ATLANTIC CITY - What were we thinking? When we heard that Patsy's was Frank Sinatra's favorite restaurant in New York City we figured it for a red gravy-type establishment serving family-style food in big bowls passed around for the whole gang to enjoy. Conviviality and loud conversations would bounce off the walls like thunder around the room, with everyone trying to talk a little louder than the family member next to them.
This ain't New York City.
Patsy's in Atlantic City turned out to be a double white tablecloth restaurant that my dining companion described as "classy" more than once during our meal.
The menu was heavy on signature dishes. These included veal chop Siciliano, seafood fra diavolo and steak pizzaiola.
The decor was uncluttered and simple with artwork of Italian villas and rolling green hills surrounded by mirrored squares. The designer used wooden counterpoints to the light-colored walls with metalwork chandeliers encircled by rings of polished dark wood. Music, mostly Frank of course, was turned so low we just might have been listening to Michael Buble.
Best of all, the menu didn't disappoint when it came to plenty of red-gravy offerings. Frank was right again!
Golden-colored olive oil poured from a little ceramic pitcher onto a bread and butter plate was just right for dipping with plain and seeded Italian loaves. An order of clams casino ($15) was among the best we have sampled. Littleneck clams were stuffed with sweet diced pimento, onion and Parmigiano-Reggiano cheese then topped with bacon and broiled. Resting on a bed of greens, the clams were served simply with a lemon wedge that they didn't really need. Clams casino originated not in Naples but in Rhode Island and, like many items on Patsy's menu, they reflect Italian-American influences rather than a strictly regional Italian dish.
Many authentically Italian dishes steer clear of mixing seafood and cheese, believing the delicate seafood becomes overwhelmed by the strength of the cheese. This is hardly a knock on Italian-American cuisine, which has consistently produced some of the best dishes around.
The hot grilled seafood appetizer ($22) was simplicity at its best. A grilled lobster tail, some large shrimp and the tubular parts of the calamari body were bathed in olive oil then lightly grilled to impart some smokey nuances to the seafood. Served on a bed of dressed baby rucola with lemon oil, the dish was finished with salty garnishes of capers and assorted olives like Gaeta and Bella di Cerignola. Manicotti ($22) consisted of rolled sheets of pasta stuffed with the same mozzarella, ricotta and Parmigiano-Reggiano mixture found in ravioli. Sauced with a tomato basil sauce and baked in the oven, two manicotti was more than a meal for the average diner. We took one home for later. Our last choice was our favorite dish, the misunderstood honeycomb tripe. Stewed alla Napoletana ($26), these thin strips of tripe were braised in a sauce of onions, prosciutto, green peas and tomatoes just long enough to tenderize them and meld the assorted ingredients into one complete dish. Fear not, those who shy away from tripe. The tripe at Patsy's was like eating a textured bowl of pasta and sauce, nothing more, nothing less. Anybody can cook with expensive ingredients. It takes a good cook to turn organ meats into such a special treat.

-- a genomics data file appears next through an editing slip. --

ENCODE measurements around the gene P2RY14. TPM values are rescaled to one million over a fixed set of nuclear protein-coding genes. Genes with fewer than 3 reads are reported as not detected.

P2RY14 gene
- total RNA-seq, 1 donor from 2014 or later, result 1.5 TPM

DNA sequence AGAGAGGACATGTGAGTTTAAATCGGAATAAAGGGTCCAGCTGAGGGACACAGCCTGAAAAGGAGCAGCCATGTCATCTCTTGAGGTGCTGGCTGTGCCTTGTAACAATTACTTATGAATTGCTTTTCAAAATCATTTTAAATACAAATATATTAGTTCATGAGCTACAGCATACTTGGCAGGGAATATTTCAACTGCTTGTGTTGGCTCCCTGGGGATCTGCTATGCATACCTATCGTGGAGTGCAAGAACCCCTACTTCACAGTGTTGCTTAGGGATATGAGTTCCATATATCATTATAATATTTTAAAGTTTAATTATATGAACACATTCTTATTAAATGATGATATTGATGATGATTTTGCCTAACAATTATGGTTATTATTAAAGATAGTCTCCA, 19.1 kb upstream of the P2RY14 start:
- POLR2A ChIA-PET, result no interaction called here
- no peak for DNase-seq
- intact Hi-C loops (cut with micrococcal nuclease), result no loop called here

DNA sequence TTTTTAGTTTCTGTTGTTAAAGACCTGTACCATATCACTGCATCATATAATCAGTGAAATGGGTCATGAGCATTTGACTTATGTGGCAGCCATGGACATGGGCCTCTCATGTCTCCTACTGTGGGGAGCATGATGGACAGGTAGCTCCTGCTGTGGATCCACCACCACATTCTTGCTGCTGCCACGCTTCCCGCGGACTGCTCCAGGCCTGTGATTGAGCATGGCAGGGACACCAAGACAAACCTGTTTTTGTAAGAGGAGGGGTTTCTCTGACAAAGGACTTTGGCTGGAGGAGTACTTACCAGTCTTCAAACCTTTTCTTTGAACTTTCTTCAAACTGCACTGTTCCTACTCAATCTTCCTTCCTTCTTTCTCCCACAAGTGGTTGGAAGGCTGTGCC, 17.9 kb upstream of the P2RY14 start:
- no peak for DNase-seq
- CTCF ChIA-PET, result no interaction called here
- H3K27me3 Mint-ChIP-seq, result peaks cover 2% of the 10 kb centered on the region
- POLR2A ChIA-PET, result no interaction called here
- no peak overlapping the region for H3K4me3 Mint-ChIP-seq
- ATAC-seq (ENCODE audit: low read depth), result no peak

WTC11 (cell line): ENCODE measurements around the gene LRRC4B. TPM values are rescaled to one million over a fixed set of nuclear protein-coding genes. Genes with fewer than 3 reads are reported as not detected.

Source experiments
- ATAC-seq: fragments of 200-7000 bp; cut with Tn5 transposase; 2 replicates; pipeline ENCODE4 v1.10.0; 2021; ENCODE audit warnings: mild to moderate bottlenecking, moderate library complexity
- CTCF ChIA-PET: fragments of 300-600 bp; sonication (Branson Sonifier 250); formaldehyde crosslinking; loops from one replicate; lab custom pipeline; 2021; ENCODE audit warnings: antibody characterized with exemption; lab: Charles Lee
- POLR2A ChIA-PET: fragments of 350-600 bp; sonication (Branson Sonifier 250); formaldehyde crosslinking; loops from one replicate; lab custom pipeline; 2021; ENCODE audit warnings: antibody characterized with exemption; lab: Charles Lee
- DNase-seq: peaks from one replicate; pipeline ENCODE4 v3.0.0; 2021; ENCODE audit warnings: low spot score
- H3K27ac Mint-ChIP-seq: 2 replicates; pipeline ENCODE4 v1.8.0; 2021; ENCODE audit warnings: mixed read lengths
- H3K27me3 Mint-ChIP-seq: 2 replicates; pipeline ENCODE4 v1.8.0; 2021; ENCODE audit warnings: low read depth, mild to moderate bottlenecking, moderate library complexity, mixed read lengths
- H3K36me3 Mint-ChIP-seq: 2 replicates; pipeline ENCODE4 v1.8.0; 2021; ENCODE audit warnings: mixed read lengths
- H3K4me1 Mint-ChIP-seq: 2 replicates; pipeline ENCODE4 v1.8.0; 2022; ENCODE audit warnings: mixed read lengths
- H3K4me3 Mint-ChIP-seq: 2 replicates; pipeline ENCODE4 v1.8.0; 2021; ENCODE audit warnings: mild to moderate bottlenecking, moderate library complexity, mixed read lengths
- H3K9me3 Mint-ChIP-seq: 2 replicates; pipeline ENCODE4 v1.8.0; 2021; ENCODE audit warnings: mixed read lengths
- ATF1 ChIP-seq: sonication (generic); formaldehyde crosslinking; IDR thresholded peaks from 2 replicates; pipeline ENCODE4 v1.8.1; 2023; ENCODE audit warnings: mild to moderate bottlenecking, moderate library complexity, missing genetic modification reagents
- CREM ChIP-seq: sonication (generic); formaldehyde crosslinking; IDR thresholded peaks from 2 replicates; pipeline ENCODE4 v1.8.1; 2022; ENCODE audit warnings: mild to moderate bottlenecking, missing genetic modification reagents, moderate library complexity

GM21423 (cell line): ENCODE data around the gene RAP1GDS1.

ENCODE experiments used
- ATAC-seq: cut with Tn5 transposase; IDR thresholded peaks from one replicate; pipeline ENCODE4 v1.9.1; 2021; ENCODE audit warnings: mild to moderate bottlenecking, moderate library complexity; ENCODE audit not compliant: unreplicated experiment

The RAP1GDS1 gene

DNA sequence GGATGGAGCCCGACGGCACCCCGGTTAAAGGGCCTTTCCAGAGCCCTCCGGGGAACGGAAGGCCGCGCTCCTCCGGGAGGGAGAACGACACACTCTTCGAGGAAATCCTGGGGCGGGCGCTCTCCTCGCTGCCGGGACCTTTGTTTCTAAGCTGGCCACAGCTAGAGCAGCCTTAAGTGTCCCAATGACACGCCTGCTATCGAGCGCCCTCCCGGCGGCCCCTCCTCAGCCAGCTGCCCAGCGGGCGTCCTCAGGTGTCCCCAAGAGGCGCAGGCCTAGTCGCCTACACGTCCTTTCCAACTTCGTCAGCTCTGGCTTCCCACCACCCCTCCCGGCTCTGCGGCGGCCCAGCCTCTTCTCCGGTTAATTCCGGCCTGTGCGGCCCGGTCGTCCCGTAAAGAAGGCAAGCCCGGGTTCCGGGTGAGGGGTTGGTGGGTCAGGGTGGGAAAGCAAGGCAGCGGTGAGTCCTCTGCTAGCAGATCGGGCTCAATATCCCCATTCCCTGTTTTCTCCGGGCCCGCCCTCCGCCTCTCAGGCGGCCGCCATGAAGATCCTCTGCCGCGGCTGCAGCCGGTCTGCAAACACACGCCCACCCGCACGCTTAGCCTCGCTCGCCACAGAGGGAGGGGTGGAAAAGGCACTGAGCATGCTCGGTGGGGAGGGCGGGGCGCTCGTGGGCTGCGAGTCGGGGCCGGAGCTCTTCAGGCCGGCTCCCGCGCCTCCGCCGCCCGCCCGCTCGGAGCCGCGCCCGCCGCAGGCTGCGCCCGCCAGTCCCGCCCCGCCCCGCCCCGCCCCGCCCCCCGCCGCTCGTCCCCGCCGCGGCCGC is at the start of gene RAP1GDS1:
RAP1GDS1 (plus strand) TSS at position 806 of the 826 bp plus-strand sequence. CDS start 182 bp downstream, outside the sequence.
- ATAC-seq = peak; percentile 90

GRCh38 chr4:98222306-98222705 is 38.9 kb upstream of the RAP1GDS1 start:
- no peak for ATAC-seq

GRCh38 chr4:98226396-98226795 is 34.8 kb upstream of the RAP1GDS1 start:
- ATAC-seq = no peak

From a list of side dishes, we chose a plate of broccoli di rabe affogati ($10) for sharing. Typically blanched to remove some of the strong flavor, this version offered more of the bitter taste that native Italians admire in lettuce greens and in pre- or post-dinner liquors. Plenty of garlic and olive oil seasoned the greens.
For dessert we sampled a home-styled bowl of Tiramisu ($8), the "little pick me up" laced with espresso and rich mascarpone cream. A plate of assorted Italian cookies ($7) like pignoli and amaretti that were chewy inside and crisp on the outside paired perfectly with good tasting cappuccino and espresso.
Service was crisp, friendly and offered plenty of attention to detail.
We enjoyed an early evening dinner in a quiet room, although several other parties began lining up behind us while we waited at the hostess station for our table.
The Scognamillo family has been operating Patsy's in the New York theater district since 1944. Over the years the restaurant has attracted many celebrities to its tables, pictures of whom hang on the walls of both restaurants in tribute to the food. Patsy's in Atlantic City will no doubt add many photos of its own local devotees in the years to come.
Atlantic City Hilton
and the Boardwalk,
Hours: Dinners from 6 p.m. Friday to Tuesday. Closed Wednesday and Thursday.
Liquor license: Yes
Credit cards: Most major
Disabled access: Yes
Price range: appetizers $13 to $22, entrees $20 to $48
Our bill for two: $140 plus tip